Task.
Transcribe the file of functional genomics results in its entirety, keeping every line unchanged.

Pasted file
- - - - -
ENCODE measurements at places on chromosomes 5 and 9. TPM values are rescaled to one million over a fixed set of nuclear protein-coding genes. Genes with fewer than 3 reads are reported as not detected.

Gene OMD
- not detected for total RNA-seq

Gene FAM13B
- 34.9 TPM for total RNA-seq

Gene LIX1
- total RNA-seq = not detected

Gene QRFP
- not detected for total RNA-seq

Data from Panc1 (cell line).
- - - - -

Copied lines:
ENCODE measurements at places on chromosomes 5 and 9. TPM values are rescaled to one million over a fixed set of nuclear protein-coding genes. Genes with fewer than 3 reads are reported as not detected.

Gene OMD
- not detected for total RNA-seq

Gene FAM13B
- 34.9 TPM for total RNA-seq

Gene LIX1
- total RNA-seq = not detected

Gene QRFP
- not detected for total RNA-seq

Data from Panc1 (cell line).